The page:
NOTES FROM THE WORKING-CLASS: Young Flesh

NOTES FROM THE WORKING-CLASS: Young Flesh

I remember being 16 and needing no other beauty accoutrement than a dab of gloss on my flesh-colored lips. I also remember creepy old men stalking me because I was young, pretty and wearing a high school uniform. Filthy old fools. They were everywhere: in the subway, in alleys, standing by bus stops or on the street in front of hotels as fancy as the Pierre and museums as old as the MET.

One old man, a literary author, who is still alive but barely, made his entreaties known to me at the popular Upper East Side celebrity eatery Elaine’s. Even back then he was balding and had bad teeth. They were buck, mind you, and looked grey, black and rotten. He told me he would groom me to be a famous writer, but he had other things on his mind, nefarious intentions, and when he didn’t get his way with me, he told me off. “Your poetry’s lousy,” he said. Then he came to prefer my friend who was Hispanic, a dancer. Her breasts were smaller than mine. A nymphet.

There are few women among us who have not had the experience of old men pandering about in need of young flesh. Some of these men might be no older than 30. But to a girl-woman of 16 a man of 30 is old.  A man of 40 is older, and a man of 50 is older still. A man older than 50 has sour breath and a wrinkly neck.

What is it about young flesh that makes some older men go wild? Sometimes I give them my permission to use biology as an excuse; it is their need to procreate and spread their seed that makes them attracted to young women the same way divining rods seek water. Biology decrees a greater likelihood of healthy offspring if the mother is in possession of young eggs. A plausible theory if only it were true. Old men are no more interested in procreation than they are fond of growing old.

These old men dive down in between the thighs of young flesh to drink elixir as if it was magical, the fountain of youth.

Any girl of 16 would not consider having sex with an old man unless he gave her plenty of money. And herein lies the problem. Old men have to pay for young flesh. They prey on working-class girls. And I don’t mean working girls. They prey on girls from the lower-classes. Girls who come from rough circumstances, are a little mixed-up and need money. Who cares if his passion is perverse? He has enough money to go around to make him a carnival attraction in popular culture and in the media.

Vladimir Nabokov wrote Lolita before I was born. The novel tracks, in sickeningly sweet, florid prose, the lewd obsession of a middle-aged man for a tween girl. The man Humbert Humbert is sick, a pervert who victimizes a girl-woman. Through an odd sequence of events he causes the girl to become orphaned and becomes her step-father. Hardly a protector, he loves the girl to death. The book is often cited as one of the greatest literary masterpieces of the Twentieth Century. “The only convincing love story of our century,” said Vanity Fair Magazine.

If Lolita is about love, then I do not know what love is.

I do know about old men who lust after young flesh. When these old geezers spot pretty young flesh, they tend to breathe too hard, gasping as if they are running from death’s door. I do know that when a creepy old man touched my young flesh, even just to pat the top of my hand I was not made whole. In my next book, So Not Yonkers, the heroine endures the unpleasant entreaties of rich old men. But she is no victim. As a girl-woman did I experience these things? Is it true?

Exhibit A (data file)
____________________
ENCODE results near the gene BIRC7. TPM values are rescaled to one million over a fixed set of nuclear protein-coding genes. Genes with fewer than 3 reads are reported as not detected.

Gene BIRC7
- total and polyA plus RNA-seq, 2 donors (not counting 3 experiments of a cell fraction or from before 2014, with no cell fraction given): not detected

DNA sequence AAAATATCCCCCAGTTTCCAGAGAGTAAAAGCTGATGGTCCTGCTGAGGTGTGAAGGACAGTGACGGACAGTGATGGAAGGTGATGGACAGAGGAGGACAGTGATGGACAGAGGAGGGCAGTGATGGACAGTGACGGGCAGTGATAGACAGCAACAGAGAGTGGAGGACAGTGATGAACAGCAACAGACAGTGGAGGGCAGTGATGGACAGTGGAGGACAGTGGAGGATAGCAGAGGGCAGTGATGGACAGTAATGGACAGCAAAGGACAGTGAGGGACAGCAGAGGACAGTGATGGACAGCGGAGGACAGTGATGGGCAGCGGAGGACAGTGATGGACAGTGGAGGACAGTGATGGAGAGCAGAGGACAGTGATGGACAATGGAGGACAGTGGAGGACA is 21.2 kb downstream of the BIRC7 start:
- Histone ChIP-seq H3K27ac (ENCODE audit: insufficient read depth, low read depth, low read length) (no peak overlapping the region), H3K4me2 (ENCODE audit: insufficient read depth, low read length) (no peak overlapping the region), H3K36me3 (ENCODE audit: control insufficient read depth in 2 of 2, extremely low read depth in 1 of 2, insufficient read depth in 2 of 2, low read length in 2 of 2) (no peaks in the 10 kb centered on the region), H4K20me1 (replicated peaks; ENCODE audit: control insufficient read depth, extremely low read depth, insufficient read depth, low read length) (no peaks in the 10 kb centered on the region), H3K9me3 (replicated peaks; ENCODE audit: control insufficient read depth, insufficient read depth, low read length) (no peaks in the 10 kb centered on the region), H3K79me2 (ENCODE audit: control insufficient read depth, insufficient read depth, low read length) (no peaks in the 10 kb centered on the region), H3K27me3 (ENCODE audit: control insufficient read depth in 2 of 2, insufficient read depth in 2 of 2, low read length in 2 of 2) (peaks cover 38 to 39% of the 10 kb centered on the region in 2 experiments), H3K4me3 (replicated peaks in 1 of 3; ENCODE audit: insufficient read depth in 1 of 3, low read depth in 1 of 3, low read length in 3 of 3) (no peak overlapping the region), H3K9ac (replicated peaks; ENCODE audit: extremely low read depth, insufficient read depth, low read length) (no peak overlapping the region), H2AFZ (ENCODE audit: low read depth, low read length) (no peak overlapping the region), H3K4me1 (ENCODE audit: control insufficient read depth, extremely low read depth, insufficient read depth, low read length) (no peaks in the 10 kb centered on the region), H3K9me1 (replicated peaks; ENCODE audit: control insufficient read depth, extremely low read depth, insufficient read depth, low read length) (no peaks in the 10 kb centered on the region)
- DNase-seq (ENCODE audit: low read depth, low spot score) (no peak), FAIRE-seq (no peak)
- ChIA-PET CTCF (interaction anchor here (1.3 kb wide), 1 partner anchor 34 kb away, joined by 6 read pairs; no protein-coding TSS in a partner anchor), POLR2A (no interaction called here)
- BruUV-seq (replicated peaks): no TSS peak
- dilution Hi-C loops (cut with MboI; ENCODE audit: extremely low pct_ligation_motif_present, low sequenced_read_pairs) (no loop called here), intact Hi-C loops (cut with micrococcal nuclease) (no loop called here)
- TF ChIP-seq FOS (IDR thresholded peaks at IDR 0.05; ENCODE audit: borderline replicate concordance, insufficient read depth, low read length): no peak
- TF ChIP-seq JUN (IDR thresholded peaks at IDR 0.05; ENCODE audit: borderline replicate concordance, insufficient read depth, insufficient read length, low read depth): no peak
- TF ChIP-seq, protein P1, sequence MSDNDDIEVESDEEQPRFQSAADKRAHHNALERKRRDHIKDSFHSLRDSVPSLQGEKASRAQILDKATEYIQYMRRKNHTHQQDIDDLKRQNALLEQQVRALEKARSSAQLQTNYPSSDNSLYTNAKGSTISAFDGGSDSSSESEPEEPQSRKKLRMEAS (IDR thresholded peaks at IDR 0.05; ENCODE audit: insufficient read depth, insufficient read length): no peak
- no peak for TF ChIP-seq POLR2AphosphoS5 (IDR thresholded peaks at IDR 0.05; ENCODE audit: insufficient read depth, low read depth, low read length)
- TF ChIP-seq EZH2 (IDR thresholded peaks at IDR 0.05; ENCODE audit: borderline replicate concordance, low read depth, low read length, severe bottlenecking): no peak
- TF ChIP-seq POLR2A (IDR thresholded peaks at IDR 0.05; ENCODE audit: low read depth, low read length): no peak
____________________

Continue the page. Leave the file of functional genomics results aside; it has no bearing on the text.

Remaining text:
Writers might artfully craft their own experiences from real life to become larger, bolder, more dramatic, more poignant, more imaginative, (sometimes more understated too), and, ultimately, more meaningful than what actually happened. A writer’s pursuit to allow the truth to shine in fiction is often a lonely quest. This is why the essence of good storytelling requires that a writer must have a certain courage. In every great work of fiction, a writer must be unafraid to allow the truth to shine. 

If my fiction has roots in reality, then what about Lolita? Why is this book still being touted as one of the greatest works of the Twentieth Century? Perhaps Lolita was only a top pick among Jeffrey Epstein and his ilk.

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Patricia Vaccarino has written award-winning film scripts, press materials, content, books, essays and articles. Some of her essays and articles can be found in her press kit on PR for People. She prefers to write literary fiction as evidenced by her Yonkers series. The Heart of Yonkers is a sequel to YONKERS Yonkers!: A story of race and redemption. Book Three in the Yonkers series, So Not Yonkers, is in development. She has an audience of 40,000+ followers on social media. She divides her time between homes in downtown Seattle and the north coast of Oregon.

 

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Patricia Vaccarino

Patricia Vaccarino has over 30 years' expertise working with a wide range of national and international clients, in all areas of public relations. As an accomplished writer, Ms. Vaccarino has written award-winning film scripts, press materials, articles, essays, speeches, web content, marketing collateral, and eight books.


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